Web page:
September 3, 2009

New Guidelines For Treatment of Hoarseness

Hoarseness, also called dysphonia, is a disorder characterized by altered vocal quality, pitch, loudness, or vocal effort that impairs communication or reduces voice-related quality of life. Hoarseness may affect anyone, from newborns and infants to adults of any age.

A recent survey by the American Academy of Otolaryngology "“ Head and Neck Surgery Foundation (AAO-HNSF) found many Americans were unfamiliar with the possible causes and appropriate treatment for hoarseness. Almost half of the adults surveyed were not aware that persistent hoarseness can be a symptom of cancer. Separate research also found that only 5.9 percent of those with hoarseness sought treatment.

AAO-HNS has issued a national clinical practice guideline to help healthcare practitioners identify and manage patients with hoarseness. The guideline emphasizes evidence-based management of hoarseness by clinicians and educates patients about this common vocal health issue.

"Hoarseness affects approximately 20 million people in the U.S. at any given time, and about one in three individuals will become hoarse at some point in their life," Richard M. Rosenfeld, MD, MPH, chair of the American Academy of Otolaryngology "“ Head and Neck Surgery Foundation (AAO-HNSF) Guideline Development Task Force was quoted as saying. "In addition to the impact on health and quality of life, hoarseness leads to frequent healthcare visits and several billion dollars in lost productivity annually from work absenteeism."

"Most hoarseness is caused by benign or self-limiting conditions, but it may also be the presenting symptom of a more serious or progressive condition requiring prompt diagnosis and management," Seth R. Schwartz, MD, MPH, chair of the Hoarseness Guideline Panel was quoted as saying. "This new guideline is intended to enhance diagnosis, promote appropriate therapy, improve outcomes, and to expand counseling and education for prevention."

Hoarseness is more common in women "“ 50 percent higher than in men -- in children, especially ages 8 to 14 years, the elderly, and in professional voice users such as teachers, performers, telemarketers and aerobics instructors. Recognizing that patients who do seek treatment may see many different types of healthcare providers, the guidelines are intended for all clinicians who are likely to diagnose and manage patients with hoarseness.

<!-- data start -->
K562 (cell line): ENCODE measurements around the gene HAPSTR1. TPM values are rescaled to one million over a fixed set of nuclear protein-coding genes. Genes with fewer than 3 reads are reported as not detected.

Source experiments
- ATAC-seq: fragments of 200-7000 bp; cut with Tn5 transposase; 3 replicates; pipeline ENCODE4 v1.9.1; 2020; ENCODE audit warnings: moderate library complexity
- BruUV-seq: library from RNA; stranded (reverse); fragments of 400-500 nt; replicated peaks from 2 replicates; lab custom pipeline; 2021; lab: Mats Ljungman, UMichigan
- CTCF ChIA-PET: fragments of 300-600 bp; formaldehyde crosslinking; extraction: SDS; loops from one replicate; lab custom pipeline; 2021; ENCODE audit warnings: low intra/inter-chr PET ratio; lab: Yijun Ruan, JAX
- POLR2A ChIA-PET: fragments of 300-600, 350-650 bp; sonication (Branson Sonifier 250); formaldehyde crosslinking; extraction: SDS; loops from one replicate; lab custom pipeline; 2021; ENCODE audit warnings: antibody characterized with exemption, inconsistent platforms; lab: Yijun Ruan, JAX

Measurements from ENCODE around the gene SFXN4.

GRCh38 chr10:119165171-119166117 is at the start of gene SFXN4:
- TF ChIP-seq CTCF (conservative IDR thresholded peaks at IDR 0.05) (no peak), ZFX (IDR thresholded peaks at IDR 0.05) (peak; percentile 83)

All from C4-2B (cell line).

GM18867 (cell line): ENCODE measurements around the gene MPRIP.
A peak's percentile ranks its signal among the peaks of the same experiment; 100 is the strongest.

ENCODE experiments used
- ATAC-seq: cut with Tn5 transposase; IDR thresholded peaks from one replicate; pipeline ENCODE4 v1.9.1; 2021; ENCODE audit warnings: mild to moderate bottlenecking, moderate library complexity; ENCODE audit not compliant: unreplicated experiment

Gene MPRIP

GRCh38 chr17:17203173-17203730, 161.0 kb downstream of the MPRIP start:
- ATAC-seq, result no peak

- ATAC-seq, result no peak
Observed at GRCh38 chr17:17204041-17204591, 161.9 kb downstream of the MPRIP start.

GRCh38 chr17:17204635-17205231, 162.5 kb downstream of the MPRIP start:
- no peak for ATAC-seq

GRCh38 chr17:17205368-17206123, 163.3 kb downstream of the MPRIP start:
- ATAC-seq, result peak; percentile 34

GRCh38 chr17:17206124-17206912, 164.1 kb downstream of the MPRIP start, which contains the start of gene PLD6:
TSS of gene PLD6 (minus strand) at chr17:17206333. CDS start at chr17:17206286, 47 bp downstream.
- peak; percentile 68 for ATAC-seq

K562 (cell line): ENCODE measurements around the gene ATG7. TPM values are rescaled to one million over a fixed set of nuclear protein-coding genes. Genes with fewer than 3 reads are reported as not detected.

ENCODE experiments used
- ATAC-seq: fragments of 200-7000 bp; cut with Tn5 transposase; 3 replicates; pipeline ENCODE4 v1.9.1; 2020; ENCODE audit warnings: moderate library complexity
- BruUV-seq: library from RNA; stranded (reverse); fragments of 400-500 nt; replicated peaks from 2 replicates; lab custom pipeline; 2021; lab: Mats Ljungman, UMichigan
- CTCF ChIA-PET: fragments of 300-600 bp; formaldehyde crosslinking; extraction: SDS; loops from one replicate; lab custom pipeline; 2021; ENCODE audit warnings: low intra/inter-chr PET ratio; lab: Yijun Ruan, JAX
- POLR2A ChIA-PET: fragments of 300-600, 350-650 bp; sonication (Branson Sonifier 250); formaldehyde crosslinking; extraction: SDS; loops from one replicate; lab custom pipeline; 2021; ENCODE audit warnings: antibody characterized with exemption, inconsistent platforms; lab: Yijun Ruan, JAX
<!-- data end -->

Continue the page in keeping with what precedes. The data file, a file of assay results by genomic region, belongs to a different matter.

Key features of the new guideline include suggestions that while hoarseness is usually the result of benign or self-limiting factors, clinicians should not ignore the possibility of a serious underlying condition such as a tumor of the larynx or medication side effects. Laryngoscopy, an office procedure to visualize the voice box and vocal cords, should be performed if hoarseness persists or if the cause is uncertain.

Guidelines state that anti-reflux medicines should not be prescribed for hoarseness unless there are symptoms of gastroesophageal reflex disease (GERD), such as heartburn or regurgitation, or signs of inflammation of the larynx seen during laryngoscopy.

The risk of hoarseness may be reduced by preventive measures such as staying well-hydrated, avoiding irritants, especially tobacco smoke, voice training, and amplification during heavy voice use.

"In an era of health reform and comparative effectiveness research, well-crafted guidelines help improve quality, promote optimal outcomes, minimize harm, and reduce inappropriate variations in care," said Dr. Rosenfeld. "It is hoped that these guidelines will give clinicians the tools they need to spot an issue early, avoid poor outcomes, and reduce healthcare costs."

SOURCE: National guideline issued by the American Academy of Otolaryngology "“ Head and Neck Surgery Foundation (AAO-HNSF), Alexandria, Va., September 1, 2009